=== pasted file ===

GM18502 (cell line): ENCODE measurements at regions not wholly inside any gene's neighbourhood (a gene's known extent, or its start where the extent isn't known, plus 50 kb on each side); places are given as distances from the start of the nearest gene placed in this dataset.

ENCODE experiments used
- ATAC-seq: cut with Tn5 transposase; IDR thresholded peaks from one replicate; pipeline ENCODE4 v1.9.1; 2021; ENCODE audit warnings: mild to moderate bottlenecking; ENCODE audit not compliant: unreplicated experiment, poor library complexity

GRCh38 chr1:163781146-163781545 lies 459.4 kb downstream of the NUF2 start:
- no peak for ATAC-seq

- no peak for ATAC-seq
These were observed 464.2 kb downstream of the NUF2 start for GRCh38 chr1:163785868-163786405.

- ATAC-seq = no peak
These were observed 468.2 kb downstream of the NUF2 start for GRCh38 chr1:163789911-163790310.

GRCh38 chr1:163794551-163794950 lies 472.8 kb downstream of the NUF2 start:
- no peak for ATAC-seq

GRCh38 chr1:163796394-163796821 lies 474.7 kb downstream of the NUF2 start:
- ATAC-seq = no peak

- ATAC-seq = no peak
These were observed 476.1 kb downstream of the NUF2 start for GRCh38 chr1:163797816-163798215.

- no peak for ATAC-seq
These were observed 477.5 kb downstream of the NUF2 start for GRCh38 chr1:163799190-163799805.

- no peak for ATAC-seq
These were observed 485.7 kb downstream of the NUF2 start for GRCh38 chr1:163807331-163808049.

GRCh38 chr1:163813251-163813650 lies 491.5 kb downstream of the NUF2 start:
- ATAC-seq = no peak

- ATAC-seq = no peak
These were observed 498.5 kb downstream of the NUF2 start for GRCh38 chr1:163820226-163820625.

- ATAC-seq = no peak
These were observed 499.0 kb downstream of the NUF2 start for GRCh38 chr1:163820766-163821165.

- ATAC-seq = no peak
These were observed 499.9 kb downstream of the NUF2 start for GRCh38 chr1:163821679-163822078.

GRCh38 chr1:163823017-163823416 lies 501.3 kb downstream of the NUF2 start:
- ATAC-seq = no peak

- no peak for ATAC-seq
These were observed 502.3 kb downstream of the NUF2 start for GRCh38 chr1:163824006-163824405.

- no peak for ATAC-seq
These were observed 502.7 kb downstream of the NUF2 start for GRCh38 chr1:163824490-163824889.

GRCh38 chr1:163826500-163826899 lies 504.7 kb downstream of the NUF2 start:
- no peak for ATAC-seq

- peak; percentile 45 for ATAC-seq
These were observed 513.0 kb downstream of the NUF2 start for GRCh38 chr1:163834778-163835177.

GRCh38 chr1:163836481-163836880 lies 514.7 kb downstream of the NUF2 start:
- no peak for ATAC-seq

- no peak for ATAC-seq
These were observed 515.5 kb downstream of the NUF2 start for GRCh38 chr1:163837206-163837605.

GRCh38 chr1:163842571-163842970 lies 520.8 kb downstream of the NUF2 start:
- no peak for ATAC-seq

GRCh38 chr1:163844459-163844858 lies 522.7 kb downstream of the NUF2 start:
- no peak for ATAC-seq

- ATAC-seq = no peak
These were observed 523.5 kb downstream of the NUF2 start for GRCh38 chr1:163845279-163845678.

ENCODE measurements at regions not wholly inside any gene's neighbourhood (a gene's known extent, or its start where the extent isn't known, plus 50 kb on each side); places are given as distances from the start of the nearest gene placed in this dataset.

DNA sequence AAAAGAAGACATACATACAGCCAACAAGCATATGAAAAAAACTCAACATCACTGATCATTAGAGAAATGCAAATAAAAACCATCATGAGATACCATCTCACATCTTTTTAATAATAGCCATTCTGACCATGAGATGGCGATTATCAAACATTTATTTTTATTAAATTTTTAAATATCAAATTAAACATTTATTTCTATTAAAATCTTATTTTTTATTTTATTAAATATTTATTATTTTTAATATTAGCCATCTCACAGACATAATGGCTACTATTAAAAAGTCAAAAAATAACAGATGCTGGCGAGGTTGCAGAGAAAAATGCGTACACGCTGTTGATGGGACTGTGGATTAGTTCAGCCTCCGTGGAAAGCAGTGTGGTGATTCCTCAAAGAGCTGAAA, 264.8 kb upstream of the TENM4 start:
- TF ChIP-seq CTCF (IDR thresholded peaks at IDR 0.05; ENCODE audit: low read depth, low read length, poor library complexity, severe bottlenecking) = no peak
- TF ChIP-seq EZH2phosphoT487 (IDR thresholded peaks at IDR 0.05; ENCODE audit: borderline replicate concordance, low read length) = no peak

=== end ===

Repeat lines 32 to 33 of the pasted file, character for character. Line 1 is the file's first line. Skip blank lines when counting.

- no peak for ATAC-seq
These were observed 502.7 kb downstream of the NUF2 start for GRCh38 chr1:163824490-163824889.